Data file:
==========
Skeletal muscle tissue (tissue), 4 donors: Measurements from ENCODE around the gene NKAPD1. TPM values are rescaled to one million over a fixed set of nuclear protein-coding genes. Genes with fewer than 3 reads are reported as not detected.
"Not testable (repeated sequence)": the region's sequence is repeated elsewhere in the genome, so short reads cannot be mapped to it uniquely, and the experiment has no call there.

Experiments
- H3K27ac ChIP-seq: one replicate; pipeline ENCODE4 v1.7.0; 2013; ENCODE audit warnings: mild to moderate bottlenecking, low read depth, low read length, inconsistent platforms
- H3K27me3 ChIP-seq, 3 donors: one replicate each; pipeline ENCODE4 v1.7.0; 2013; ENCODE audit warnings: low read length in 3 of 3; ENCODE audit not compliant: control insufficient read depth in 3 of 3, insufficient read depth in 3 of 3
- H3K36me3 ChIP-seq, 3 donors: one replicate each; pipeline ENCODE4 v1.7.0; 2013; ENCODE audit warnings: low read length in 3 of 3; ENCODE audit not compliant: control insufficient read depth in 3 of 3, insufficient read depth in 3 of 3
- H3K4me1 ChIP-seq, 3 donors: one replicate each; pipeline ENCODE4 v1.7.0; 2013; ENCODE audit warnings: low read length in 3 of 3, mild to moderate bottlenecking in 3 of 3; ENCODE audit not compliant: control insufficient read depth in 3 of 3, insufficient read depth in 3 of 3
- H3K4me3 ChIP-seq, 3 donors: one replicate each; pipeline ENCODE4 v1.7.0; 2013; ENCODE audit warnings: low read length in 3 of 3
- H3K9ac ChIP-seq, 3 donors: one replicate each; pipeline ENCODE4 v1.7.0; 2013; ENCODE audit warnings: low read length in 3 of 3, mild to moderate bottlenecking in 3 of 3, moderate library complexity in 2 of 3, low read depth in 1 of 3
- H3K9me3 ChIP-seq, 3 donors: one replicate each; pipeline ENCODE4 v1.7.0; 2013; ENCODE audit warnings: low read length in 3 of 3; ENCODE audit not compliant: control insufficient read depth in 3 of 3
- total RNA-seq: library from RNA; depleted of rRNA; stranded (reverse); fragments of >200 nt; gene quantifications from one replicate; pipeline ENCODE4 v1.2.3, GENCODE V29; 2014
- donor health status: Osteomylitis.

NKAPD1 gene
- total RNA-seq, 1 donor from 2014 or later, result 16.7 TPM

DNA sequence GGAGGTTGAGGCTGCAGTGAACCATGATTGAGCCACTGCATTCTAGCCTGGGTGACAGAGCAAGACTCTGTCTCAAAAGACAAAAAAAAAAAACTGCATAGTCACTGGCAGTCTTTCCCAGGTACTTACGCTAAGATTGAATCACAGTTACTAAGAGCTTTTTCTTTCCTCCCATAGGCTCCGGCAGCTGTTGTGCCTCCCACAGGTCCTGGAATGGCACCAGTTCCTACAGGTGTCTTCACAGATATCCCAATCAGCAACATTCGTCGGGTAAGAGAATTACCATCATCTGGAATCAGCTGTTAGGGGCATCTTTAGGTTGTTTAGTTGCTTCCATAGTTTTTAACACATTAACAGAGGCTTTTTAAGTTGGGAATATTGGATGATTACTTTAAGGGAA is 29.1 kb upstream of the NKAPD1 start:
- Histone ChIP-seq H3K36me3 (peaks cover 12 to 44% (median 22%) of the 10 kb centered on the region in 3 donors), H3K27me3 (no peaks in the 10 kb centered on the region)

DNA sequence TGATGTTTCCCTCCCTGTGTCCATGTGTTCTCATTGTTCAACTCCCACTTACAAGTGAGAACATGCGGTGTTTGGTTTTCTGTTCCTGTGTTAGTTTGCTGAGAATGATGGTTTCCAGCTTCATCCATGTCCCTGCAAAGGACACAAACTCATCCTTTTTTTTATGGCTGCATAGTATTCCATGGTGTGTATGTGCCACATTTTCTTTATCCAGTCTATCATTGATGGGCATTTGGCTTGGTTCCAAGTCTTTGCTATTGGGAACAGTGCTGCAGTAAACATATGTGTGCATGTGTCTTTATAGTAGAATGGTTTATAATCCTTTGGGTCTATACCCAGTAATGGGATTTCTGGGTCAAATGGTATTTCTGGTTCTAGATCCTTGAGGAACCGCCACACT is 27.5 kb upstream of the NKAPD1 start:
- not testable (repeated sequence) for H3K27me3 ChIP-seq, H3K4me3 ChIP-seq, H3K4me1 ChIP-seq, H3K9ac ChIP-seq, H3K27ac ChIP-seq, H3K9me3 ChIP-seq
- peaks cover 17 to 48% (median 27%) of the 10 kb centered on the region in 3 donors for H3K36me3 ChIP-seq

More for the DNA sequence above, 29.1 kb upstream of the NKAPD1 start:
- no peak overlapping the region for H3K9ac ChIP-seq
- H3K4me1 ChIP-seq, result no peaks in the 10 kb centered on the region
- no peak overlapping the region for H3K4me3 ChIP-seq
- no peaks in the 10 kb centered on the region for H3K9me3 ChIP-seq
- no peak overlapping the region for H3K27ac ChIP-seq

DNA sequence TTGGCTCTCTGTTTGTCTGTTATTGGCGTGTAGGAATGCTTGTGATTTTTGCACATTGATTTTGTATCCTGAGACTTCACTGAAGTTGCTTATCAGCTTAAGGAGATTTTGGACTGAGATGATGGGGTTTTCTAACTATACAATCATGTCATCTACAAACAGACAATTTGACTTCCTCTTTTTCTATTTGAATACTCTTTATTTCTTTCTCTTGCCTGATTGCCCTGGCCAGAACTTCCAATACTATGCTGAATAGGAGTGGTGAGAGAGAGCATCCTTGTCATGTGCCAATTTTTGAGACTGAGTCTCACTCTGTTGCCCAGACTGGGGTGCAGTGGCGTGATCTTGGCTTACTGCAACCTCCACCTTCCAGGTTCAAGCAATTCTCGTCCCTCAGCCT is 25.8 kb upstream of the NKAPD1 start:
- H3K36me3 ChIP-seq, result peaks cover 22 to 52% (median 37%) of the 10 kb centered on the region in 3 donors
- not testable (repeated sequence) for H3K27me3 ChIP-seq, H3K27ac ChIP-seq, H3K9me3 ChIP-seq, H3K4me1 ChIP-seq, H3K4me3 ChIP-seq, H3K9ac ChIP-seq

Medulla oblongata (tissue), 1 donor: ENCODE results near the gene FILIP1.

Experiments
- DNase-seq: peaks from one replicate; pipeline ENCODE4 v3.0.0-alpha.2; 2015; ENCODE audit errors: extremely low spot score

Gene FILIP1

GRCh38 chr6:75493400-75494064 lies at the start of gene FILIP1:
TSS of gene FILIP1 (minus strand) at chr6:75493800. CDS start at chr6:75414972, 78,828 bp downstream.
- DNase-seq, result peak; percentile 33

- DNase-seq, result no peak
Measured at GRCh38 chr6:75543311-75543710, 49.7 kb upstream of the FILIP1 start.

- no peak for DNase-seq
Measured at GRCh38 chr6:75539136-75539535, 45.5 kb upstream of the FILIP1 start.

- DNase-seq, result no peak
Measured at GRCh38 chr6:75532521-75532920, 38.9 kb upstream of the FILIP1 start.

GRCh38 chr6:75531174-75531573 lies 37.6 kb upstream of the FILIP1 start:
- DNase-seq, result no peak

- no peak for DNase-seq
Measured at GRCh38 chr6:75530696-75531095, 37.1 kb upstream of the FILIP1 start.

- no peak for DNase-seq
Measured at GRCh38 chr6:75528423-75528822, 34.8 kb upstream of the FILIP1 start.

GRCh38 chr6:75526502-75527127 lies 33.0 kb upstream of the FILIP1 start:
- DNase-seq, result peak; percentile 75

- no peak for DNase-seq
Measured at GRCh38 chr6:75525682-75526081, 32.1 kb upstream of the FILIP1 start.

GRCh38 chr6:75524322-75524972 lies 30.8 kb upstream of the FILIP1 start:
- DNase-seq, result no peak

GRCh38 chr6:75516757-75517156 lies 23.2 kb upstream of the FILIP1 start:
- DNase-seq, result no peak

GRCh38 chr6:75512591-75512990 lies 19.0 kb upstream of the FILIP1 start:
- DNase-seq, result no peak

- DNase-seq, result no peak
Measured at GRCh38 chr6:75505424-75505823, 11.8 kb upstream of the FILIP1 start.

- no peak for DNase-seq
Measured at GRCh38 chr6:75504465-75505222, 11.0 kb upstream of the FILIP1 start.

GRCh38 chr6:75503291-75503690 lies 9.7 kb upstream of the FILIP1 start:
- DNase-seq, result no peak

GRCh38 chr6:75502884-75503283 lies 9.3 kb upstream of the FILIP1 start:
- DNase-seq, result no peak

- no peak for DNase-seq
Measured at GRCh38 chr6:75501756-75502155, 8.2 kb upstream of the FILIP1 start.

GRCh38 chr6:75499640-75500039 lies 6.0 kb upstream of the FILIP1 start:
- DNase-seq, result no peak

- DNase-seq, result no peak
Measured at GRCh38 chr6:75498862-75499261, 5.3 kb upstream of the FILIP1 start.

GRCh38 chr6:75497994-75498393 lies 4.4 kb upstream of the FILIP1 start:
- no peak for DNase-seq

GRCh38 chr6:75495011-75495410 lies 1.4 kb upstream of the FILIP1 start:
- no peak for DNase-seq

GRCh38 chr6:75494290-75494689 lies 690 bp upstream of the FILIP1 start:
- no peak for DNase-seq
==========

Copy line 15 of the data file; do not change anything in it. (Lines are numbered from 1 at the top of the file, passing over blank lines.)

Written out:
DNA sequence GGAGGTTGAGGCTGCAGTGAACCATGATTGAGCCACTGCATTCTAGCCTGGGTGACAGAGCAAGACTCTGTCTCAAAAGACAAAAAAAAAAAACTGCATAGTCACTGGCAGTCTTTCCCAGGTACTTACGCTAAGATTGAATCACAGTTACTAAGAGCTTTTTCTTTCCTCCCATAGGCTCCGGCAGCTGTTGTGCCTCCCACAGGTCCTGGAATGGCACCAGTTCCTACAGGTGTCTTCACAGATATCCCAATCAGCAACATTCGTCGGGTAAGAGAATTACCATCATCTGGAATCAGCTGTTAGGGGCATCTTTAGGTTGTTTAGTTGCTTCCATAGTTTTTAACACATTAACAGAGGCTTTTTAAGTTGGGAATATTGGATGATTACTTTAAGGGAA is 29.1 kb upstream of the NKAPD1 start: